Pictured above: Liz Gill, Vice Chairman of the British Porphyria Association BPA, with her sister, Sue.
A discussion with my sister, Sue, a fellow porphyria patient, revealed five techniques that helped her to regain a sense of normality, after life in her twenties was torn apart by acute porphyria attacks and crippling chronic pain.
Being stoic about pain doesn’t work. If you’re in pain, it’s OK to use pain relief. If it doesn’t work, seek advice and try something different. A pain-management specialist developed a new medication plan for Sue; various medications, at lower doses, were combined to work simultaneously on the different systems of the body, which elicited a better response to her pain.
Be kind to yourself
When you’ve had a bad day, try not to admonish yourself for not being able to do what you planned. Try not to feel guilty, angry or critical of yourself. It’s not your fault AND it won’t change anything! Sue attended a cognitive behavioural course on pain, which helped her realise that she didn’t need to feel so guilty all the time.
Good quality sleep makes a huge difference to how we feel mentally and physically, so it is important to get enough. Pain can seem infinitely worse when we are tired. Aside from the well-known instructions for maintaining regular sleeping patterns – such as avoiding screens before bed and cutting back on caffeine – Sue notes that actually the most important advice she received was simply to sleep when you can and when pain relief is at its optimum level. Adjust pain medication times so that you can get to sleep when they are at their peak.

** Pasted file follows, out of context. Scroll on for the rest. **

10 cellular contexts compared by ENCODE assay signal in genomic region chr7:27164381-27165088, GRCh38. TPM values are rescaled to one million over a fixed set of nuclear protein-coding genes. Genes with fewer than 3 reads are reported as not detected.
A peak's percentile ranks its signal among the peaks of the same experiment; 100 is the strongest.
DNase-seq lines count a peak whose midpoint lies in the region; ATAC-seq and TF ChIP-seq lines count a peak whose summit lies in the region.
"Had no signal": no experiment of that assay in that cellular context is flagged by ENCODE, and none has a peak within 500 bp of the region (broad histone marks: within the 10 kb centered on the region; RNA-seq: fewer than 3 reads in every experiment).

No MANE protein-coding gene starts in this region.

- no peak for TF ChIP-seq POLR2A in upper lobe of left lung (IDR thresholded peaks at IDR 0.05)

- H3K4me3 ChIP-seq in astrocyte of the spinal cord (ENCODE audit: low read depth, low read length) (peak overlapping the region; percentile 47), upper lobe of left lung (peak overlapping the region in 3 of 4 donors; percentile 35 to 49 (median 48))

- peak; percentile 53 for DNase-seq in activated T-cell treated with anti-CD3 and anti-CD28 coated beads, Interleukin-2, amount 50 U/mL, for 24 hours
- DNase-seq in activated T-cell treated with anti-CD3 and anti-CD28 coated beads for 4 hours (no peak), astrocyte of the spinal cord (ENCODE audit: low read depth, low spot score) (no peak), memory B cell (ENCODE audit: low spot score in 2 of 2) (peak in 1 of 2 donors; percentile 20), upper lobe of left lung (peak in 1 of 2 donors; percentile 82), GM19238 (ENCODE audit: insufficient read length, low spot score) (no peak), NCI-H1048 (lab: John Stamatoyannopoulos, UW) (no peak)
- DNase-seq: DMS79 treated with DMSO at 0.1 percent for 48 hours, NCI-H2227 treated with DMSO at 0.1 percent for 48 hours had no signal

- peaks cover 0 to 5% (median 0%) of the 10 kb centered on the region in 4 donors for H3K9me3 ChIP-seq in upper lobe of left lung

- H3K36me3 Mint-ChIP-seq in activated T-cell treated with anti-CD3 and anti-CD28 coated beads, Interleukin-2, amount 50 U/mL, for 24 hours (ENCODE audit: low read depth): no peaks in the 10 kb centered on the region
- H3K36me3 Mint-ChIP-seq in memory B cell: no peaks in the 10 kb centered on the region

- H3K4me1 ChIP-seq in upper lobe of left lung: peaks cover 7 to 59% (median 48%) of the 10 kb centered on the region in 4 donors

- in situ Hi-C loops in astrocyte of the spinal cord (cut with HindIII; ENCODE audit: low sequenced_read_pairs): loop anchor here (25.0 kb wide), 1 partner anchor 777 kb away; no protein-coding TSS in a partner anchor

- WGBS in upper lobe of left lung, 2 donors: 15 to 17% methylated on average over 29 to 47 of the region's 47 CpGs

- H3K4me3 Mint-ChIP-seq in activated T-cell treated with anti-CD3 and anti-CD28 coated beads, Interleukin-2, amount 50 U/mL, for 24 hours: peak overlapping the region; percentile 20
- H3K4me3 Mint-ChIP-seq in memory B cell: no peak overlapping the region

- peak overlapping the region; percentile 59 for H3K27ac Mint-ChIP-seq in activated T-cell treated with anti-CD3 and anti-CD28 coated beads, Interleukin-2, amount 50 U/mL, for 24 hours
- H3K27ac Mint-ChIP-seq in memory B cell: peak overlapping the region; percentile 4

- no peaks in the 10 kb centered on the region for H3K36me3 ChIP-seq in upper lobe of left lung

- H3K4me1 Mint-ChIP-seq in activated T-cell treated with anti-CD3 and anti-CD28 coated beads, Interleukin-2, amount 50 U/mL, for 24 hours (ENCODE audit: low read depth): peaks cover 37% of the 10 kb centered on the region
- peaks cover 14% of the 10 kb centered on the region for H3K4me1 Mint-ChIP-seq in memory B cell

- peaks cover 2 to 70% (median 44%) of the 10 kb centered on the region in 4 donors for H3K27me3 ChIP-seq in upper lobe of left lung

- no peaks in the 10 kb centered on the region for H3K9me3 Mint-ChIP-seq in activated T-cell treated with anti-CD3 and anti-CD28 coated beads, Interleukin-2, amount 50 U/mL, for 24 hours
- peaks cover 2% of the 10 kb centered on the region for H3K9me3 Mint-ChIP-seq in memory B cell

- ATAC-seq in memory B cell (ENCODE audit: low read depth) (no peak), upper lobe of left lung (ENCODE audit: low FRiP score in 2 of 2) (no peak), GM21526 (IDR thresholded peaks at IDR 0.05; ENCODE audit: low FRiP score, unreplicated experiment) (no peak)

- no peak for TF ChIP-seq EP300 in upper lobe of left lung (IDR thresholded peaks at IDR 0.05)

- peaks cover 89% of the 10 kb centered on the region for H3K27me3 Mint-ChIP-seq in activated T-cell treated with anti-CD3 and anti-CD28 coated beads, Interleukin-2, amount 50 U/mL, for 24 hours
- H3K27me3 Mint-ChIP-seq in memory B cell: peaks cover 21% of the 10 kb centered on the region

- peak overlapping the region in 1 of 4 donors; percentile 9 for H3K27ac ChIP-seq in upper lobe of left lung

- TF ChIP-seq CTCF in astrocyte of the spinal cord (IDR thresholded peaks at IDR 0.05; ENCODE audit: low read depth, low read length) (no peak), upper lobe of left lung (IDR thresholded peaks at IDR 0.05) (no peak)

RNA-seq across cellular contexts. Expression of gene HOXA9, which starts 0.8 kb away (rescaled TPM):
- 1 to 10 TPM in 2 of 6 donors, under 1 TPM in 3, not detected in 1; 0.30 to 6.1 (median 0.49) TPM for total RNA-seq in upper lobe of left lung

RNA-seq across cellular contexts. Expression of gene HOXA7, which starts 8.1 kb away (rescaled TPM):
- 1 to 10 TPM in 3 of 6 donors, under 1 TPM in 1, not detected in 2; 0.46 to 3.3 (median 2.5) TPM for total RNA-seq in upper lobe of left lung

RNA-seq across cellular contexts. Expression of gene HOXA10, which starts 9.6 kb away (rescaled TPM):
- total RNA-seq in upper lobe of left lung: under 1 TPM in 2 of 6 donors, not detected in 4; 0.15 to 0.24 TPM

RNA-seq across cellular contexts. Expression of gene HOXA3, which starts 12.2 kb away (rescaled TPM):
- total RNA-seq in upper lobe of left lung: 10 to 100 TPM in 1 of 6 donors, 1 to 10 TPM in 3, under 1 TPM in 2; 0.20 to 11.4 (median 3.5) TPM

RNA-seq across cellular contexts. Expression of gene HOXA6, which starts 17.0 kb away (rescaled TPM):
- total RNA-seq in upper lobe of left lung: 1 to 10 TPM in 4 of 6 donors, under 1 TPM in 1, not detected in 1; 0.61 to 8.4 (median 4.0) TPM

Relaxation and breathing
Sue notes that some of her worst pain episodes have been made more bearable by using breathing and relaxation techniques. Mindfulness, meditation and breathing techniques can help relax the body, which can ease pain and tension, as well as reduce stress and anxiety.
Look after your body, but pace yourself
There’s a known connection between physical health and pain. Even if you cannot do much, try to do some level of activity every day. For some people that might be a run or a cycle; for others, it may simply involve climbing the stairs a few more times in the day. But pace yourself; there’s no point doing a two-mile walk one day, then being unable to move from your bed the next day.